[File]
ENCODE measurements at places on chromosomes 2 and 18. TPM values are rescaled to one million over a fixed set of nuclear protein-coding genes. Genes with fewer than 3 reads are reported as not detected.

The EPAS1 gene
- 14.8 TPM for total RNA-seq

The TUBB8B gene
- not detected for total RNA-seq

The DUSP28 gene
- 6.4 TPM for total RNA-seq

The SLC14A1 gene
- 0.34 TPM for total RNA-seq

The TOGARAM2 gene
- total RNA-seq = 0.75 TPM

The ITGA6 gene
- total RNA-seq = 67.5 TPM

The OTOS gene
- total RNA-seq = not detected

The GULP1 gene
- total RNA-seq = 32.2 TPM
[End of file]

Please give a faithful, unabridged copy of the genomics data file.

ENCODE measurements at places on chromosomes 2 and 18. TPM values are rescaled to one million over a fixed set of nuclear protein-coding genes. Genes with fewer than 3 reads are reported as not detected.

The EPAS1 gene
- 14.8 TPM for total RNA-seq

The TUBB8B gene
- not detected for total RNA-seq

The DUSP28 gene
- 6.4 TPM for total RNA-seq

The SLC14A1 gene
- 0.34 TPM for total RNA-seq

The TOGARAM2 gene
- total RNA-seq = 0.75 TPM

The ITGA6 gene
- total RNA-seq = 67.5 TPM

The OTOS gene
- total RNA-seq = not detected

The GULP1 gene
- total RNA-seq = 32.2 TPM